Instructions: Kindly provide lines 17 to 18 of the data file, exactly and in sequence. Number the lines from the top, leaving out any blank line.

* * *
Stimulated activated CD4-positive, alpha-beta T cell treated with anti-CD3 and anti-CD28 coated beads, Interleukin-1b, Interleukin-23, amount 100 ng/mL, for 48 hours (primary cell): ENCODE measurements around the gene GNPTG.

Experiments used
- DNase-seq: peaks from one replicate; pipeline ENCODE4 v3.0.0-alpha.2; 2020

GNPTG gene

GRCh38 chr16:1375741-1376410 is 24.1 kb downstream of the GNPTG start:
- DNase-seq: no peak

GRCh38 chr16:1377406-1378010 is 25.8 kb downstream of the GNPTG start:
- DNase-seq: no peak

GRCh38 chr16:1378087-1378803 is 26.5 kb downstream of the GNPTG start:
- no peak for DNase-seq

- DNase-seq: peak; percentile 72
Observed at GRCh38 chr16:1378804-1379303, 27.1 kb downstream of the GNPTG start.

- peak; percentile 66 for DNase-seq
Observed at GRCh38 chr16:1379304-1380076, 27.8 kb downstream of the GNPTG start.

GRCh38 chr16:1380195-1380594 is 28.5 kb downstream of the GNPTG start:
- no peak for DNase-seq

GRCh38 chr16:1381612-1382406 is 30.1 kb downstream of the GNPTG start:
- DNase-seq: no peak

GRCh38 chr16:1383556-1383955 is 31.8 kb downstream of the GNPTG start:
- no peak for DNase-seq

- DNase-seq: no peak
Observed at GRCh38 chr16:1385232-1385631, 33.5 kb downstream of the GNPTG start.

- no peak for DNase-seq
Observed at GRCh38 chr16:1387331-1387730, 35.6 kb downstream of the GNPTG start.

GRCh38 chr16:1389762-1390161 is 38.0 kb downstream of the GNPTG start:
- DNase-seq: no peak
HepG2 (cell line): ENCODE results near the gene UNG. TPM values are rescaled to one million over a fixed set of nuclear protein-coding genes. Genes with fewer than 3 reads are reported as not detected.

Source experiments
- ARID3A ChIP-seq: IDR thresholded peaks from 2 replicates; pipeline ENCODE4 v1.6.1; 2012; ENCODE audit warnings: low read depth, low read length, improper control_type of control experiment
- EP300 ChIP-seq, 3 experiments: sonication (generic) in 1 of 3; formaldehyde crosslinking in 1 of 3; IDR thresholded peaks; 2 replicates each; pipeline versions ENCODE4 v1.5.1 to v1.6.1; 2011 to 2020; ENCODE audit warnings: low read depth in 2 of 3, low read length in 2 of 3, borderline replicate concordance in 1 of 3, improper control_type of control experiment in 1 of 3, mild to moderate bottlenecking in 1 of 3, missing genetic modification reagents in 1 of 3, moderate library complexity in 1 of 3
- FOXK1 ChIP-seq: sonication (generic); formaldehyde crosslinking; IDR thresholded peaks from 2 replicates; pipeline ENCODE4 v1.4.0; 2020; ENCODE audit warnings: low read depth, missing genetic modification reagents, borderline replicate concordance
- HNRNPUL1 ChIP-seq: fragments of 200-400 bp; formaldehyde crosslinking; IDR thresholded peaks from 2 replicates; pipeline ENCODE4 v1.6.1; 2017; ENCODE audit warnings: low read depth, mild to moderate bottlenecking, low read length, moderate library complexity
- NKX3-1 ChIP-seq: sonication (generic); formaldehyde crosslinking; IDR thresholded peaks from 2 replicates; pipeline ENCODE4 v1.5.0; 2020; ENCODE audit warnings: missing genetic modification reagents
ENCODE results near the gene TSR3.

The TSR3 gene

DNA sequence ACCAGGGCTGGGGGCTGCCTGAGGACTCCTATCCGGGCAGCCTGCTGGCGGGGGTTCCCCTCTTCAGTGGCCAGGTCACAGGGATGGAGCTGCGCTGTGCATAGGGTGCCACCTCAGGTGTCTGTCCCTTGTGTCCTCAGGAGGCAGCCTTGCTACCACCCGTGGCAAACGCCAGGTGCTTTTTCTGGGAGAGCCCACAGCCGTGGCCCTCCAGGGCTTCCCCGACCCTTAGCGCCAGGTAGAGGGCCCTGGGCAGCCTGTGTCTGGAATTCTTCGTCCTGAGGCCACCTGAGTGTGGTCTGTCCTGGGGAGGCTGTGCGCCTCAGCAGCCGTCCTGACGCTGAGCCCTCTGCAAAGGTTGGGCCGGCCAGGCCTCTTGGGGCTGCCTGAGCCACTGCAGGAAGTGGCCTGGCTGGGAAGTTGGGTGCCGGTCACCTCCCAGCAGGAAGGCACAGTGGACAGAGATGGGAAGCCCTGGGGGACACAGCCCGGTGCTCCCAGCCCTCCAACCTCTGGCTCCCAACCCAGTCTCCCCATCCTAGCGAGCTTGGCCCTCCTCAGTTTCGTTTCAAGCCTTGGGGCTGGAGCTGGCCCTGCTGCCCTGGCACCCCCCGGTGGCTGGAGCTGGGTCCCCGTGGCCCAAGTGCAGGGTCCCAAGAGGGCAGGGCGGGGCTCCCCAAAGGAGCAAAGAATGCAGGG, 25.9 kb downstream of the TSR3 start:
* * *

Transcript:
GRCh38 chr16:1381612-1382406 is 30.1 kb downstream of the GNPTG start:
- DNase-seq: no peak